Why Israel's Unwritten 'Shoot to Kill' Policy Is So Dangerous

Since September this year, death has been the fate of most knife-wielding Palestinians. Is this the result of 'excessive force', and what are the consequences for Israel itself?

Steve Klein
Steven Klein
Send in e-mailSend in e-mail
Habtom Zarhum, the Eritrean bystander killed in Be'er Sheva in October 2015
Habtom Zarhum, the Eritrean killed in Sunday night's terror attack in the Be'er Sheva bus station.Credit: (Courtesy)
Steve Klein
Steven Klein

Habtom Zarhum paid the ultimate price for Israeli public officials' failure to do their job during this latest wave of terror and violence. Zarhum is the 29-year-old Eritrean who was “accidently” shot by a security guard and then beaten into a pulp by bystanders at the Be’er Sheva central bus station on Sunday night. All he wanted to do was to go home after extending his work permit.

His death is the result of the Israeli government sowing fear and encouraging vigilantism – rather than level-headedly instructing the public to let the security services do their job – as well as fostering xenophobic hostility toward asylum seekers and migrants.

Zarhum's death is also linked to the shooting and killing of 19 knife-wielding terrorists since early October. As disturbing as these attacks have been – and everyone wants to see terrorists stopped before they can harm anyone – the trend of shooting people who have stabbed others to death should concern us because of what it says about our leaders’ attitudes, as well as its ramifications for Israeli society in general and innocent bystanders in particular.

Until last year, security services somehow knew how to apprehend stabbers without killing them. In the last two decades knifings in public places were rare, so there were few occasions in which the security forces acted. But, in all seven documented cases between November 1993 and November 2014, the terrorist was apprehended rather than killed, according to one comprehensive survey.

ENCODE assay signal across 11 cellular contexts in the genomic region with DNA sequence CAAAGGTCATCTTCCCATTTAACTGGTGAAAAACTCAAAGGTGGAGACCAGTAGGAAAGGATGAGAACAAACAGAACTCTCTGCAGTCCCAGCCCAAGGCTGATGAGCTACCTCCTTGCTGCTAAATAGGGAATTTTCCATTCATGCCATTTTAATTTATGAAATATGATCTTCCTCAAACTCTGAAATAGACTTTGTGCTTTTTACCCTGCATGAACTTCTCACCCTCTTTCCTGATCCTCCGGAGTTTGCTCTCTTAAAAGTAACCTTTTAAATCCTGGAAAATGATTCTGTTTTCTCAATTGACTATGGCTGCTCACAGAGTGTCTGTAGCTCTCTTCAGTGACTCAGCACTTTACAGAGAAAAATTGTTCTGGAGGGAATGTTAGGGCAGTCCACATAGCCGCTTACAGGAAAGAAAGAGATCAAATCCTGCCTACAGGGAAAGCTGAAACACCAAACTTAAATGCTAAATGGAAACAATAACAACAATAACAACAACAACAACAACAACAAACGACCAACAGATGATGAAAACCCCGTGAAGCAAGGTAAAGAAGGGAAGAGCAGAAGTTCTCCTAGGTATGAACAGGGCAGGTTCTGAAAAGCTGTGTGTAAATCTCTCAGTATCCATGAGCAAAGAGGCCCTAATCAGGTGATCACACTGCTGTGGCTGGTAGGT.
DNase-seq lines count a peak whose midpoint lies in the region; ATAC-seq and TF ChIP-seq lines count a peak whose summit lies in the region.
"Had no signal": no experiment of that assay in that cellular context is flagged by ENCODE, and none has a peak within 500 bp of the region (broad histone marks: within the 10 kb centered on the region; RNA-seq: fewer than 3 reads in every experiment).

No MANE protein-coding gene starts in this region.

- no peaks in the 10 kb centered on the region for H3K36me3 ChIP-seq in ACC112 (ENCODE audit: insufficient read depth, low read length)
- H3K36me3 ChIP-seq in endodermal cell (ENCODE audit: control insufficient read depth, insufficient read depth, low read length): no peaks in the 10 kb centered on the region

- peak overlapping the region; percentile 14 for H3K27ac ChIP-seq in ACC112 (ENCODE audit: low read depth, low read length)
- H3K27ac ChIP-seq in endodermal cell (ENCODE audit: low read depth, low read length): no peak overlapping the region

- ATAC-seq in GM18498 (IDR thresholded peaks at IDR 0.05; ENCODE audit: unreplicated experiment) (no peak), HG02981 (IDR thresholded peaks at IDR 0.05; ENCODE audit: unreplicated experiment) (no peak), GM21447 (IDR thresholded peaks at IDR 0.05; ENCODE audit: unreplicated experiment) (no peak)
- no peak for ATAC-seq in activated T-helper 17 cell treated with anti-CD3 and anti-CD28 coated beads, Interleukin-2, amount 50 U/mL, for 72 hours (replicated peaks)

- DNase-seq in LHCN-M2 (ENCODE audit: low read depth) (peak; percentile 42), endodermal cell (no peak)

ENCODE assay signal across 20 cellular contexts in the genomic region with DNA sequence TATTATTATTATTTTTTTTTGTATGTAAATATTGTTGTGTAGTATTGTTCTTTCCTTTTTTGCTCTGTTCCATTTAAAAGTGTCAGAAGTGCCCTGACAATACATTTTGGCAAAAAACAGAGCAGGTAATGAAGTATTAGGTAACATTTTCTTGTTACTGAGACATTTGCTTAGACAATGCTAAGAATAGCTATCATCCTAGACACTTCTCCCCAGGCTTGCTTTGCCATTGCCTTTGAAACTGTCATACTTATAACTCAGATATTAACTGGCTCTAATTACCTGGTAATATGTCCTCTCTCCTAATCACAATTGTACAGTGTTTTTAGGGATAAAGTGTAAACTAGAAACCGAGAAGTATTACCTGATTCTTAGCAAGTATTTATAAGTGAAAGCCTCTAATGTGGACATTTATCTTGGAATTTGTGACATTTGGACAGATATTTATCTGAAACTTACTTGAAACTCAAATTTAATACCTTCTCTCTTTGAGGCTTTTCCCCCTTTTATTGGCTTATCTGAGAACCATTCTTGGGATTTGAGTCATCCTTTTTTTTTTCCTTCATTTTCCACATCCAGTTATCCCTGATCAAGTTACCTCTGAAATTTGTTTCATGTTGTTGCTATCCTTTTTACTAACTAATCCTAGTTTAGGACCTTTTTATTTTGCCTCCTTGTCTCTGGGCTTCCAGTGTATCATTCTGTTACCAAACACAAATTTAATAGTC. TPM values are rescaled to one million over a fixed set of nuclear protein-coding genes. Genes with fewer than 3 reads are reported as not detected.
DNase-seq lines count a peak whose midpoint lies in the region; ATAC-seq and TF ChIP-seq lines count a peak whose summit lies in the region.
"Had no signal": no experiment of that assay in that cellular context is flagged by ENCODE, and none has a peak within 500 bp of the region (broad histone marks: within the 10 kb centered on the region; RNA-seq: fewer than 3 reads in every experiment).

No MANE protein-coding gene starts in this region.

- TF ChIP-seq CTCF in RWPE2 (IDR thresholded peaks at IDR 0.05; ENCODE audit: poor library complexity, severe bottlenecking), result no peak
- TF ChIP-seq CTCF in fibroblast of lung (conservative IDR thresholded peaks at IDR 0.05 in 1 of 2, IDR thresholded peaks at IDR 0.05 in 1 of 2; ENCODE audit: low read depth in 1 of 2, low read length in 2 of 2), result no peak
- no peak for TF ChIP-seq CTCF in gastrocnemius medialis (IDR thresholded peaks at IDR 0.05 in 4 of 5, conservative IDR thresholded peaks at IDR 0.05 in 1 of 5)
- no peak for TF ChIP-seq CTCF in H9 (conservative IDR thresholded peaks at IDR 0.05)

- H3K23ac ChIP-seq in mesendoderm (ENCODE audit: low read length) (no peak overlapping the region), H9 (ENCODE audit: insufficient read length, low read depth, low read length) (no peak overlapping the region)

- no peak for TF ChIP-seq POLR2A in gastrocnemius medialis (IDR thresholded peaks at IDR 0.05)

That trend continued in early 2015, when one knife-wielding terrorist was shot in the leg and apprehended, another was tackled by Jerusalem Mayor Nir Barkat and a third was wrestled to the ground by the soldier he had attacked.

Since September, however, death has been the fate of most knife-wielding Palestinians. Our leaders have, in part, set the stage. Prime Minister Benjamin Netanyahu declared his “zero tolerance for terror” last month. Interior Minister Gilad Erdan declared that “every terrorist should know that he will not survive the attack he is about to commit.” Jerusalem police chief Moshe Edri said, “Anyone who stabs Jews or hurts innocent people is due to be killed.” Yesh Atid’s Yair Lapid said, “You have to shoot to kill anyone who pulls out a knife or screwdriver.” And Nir Barkat called on Israeli civilians to carry their guns.

No one at the top echelons is questioning this unwritten shoot to kill policy or the dangers of vigilantism.

When the U.S. State Department dared to say that Israel might be using excessive force, Defense Minister Moshe Ya’alon knew exactly what the Americans were getting at when he dismissed it by saying: “If someone wields a knife and they kill him, is that excessive force? What are we talking about?”

Yes, Moshe, that’s what we are talking about.

Why should we care?